Rigopiano Hotel avalanche: Five bodies found, 15 still missing – BBC News

A handout photo made available on 24 January 2017 by the Italian Fire Department (Vigili del Fuoco) shows firefighters searching through the debris of the Hotel Rigopiano in Farindola, Abruzzo region, ItalyImage copyright
EPA

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Firefighters working around the clock are using technical equipment to try to guide their rescue operations

Five more bodies have been found in the ruins of the mountain hotel in Italy engulfed by an avalanche six days ago.

In the past few hours, the bodies of three men and two women have been recovered, reports say, bringing the total number of victims to 14.

But 15 people remain unaccounted for and rescuers say there is still a faint hope that some could still be alive.

Firefighters are trying to punch a hole through an 80cm (2 ft 7 in) concrete wall into the hotel bar.

“We are working on the theory that the avalanche did not necessarily hit or destroy every room and that we haven’t yet reached the heart of the structure,” said spokesman Luca Cari.

He said rescuers were working around the clock and still hoped to find survivors. So far, 11 people have been found alive.

The first funerals are being held on Tuesday. Chief waiter Alessandro Gincaterino was among the first laid to rest, reported AP news agency.

More questions

Rescuers had been able to excavate a path into the hotel which allows access for heavy machinery, Mr Cari said.

They will now try to create a shaft through the 80cm concrete wall dividing the bar from the kitchen, in the hope that there could be an air pocket – and possible survivors – in the space behind.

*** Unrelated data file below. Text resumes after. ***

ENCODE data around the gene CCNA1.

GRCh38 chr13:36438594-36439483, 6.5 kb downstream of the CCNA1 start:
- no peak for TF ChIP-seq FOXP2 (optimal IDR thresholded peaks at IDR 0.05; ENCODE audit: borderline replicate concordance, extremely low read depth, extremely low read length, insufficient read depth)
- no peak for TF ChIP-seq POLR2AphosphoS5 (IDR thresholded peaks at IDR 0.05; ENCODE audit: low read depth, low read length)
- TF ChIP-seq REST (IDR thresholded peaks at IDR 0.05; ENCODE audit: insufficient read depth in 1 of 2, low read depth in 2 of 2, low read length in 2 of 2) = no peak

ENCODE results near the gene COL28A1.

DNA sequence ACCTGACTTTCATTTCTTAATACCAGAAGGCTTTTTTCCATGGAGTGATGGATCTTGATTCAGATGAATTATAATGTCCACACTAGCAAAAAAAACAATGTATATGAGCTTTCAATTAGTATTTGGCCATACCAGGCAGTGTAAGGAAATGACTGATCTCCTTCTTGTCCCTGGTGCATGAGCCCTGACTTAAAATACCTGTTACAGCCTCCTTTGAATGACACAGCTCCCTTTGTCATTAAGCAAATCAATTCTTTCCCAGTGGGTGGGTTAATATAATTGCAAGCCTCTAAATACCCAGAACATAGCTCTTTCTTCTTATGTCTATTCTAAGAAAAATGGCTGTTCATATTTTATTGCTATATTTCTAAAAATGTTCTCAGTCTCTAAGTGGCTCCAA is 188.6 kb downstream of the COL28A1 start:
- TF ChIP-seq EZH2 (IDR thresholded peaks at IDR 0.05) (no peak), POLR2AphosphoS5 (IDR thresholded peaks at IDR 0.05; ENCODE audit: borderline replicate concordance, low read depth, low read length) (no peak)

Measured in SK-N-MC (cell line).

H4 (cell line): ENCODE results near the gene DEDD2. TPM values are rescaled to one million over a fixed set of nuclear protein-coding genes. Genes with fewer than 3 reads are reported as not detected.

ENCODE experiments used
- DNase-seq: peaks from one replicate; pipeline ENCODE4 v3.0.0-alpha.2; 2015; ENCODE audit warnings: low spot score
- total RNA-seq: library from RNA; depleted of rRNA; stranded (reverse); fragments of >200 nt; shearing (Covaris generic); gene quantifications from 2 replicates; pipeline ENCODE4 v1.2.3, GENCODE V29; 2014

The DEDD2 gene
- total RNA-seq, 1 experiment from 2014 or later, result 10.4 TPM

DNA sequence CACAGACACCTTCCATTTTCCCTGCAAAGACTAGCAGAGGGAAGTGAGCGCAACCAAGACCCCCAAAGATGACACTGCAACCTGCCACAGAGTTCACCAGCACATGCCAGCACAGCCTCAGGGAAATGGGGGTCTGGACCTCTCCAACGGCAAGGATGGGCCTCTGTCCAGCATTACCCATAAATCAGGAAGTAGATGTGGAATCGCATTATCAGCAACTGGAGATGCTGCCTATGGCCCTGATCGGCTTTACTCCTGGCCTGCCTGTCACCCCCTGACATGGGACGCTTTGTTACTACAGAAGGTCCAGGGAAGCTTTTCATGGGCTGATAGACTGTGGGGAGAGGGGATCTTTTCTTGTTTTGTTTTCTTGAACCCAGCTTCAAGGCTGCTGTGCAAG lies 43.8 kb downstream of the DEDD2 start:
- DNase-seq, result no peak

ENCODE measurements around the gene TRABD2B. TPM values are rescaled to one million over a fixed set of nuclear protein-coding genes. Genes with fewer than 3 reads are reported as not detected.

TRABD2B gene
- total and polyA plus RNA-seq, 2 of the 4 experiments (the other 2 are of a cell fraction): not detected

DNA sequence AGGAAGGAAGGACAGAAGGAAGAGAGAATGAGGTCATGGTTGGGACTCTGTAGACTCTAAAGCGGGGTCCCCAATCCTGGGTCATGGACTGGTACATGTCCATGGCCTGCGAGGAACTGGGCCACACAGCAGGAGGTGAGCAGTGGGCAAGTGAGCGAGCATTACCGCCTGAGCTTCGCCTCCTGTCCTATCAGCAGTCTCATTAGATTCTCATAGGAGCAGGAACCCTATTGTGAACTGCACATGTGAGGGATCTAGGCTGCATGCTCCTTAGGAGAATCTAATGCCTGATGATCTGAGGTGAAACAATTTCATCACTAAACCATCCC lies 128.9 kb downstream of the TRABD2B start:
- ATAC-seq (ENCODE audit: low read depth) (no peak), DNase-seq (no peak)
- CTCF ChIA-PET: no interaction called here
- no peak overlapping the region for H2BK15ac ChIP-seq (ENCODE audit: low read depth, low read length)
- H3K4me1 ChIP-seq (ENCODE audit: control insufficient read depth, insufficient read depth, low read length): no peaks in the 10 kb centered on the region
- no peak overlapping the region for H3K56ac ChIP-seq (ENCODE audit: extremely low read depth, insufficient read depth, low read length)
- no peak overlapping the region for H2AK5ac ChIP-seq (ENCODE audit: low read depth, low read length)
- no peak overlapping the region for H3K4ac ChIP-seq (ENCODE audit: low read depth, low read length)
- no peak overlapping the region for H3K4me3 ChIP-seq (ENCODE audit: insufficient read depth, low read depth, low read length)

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EPA

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Rescuers have entered the remains of the hotel structure through a hole in the roof

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EPA

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Rescuers say they retain a thread of hope that more survivors could be found

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EPA

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Melting snow revealed overturned cars

Italian President Sergio Mattarella has called for a “united effort and common front in the face of disaster”. But further concerns have been raised about the emergency services’ handling of the disaster.

Some relatives of the missing have already complained that the snow-bound hotel should have been evacuated before the avalanche hit late on Wednesday afternoon.

Another relative, Alessio Feniello, has accused authorities of wrongly telling him that his son, Stefano, had been rescued.

Now details have emerged of an emergency phone call between a restaurant owner and a senior official at the local authority co-ordinating rescues in Pescara. A transcript has been published by Italian daily La Repubblica.

At 18:20 local time (19:20 GMT), after the hotel’s collapse, Quintino Marcello tells the official that his chef, Giampiero Parete, who was staying at the Rigopiano, contacted him on Whatsapp five minutes before.

“The Rigopiano hotel has collapsed, there’s nothing left. He’s there with his wife and little children. Act immediately. Go up there!”

But La Repubblica says the official insists the hotel is fine and that the fire brigade checked it out during the morning. It was a barn containing sheep at a farm that had collapsed, the official says.

Mr Parete had already contacted emergency services some time before, La Repubblica says, but they checked with the hotel owner, Bruno di Tommaso, who told them he was unaware of an avalanche – though he was not at the scene.

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